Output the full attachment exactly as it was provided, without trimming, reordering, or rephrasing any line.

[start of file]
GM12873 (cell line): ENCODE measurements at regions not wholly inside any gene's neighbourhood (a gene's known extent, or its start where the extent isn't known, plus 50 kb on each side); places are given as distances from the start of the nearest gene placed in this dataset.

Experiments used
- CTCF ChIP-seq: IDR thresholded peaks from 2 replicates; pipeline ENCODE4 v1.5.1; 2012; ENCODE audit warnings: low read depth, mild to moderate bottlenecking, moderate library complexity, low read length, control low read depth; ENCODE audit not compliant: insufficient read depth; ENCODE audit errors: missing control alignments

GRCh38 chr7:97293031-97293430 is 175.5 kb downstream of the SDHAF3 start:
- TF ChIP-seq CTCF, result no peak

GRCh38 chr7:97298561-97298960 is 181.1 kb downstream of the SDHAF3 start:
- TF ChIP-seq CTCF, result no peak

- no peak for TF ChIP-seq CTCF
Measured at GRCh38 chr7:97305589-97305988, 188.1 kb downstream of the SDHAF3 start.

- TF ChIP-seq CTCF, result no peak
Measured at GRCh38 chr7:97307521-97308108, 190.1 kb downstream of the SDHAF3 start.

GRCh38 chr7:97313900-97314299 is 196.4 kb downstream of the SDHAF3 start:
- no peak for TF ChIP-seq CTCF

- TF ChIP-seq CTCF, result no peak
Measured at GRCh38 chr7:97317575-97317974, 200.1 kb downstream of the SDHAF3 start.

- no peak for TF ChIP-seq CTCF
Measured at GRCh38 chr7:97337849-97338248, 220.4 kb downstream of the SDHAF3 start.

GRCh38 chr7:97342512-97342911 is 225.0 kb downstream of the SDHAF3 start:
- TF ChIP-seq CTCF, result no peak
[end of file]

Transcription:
GM12873 (cell line): ENCODE measurements at regions not wholly inside any gene's neighbourhood (a gene's known extent, or its start where the extent isn't known, plus 50 kb on each side); places are given as distances from the start of the nearest gene placed in this dataset.

Experiments used
- CTCF ChIP-seq: IDR thresholded peaks from 2 replicates; pipeline ENCODE4 v1.5.1; 2012; ENCODE audit warnings: low read depth, mild to moderate bottlenecking, moderate library complexity, low read length, control low read depth; ENCODE audit not compliant: insufficient read depth; ENCODE audit errors: missing control alignments

GRCh38 chr7:97293031-97293430 is 175.5 kb downstream of the SDHAF3 start:
- TF ChIP-seq CTCF, result no peak

GRCh38 chr7:97298561-97298960 is 181.1 kb downstream of the SDHAF3 start:
- TF ChIP-seq CTCF, result no peak

- no peak for TF ChIP-seq CTCF
Measured at GRCh38 chr7:97305589-97305988, 188.1 kb downstream of the SDHAF3 start.

- TF ChIP-seq CTCF, result no peak
Measured at GRCh38 chr7:97307521-97308108, 190.1 kb downstream of the SDHAF3 start.

GRCh38 chr7:97313900-97314299 is 196.4 kb downstream of the SDHAF3 start:
- no peak for TF ChIP-seq CTCF

- TF ChIP-seq CTCF, result no peak
Measured at GRCh38 chr7:97317575-97317974, 200.1 kb downstream of the SDHAF3 start.

- no peak for TF ChIP-seq CTCF
Measured at GRCh38 chr7:97337849-97338248, 220.4 kb downstream of the SDHAF3 start.

GRCh38 chr7:97342512-97342911 is 225.0 kb downstream of the SDHAF3 start:
- TF ChIP-seq CTCF, result no peak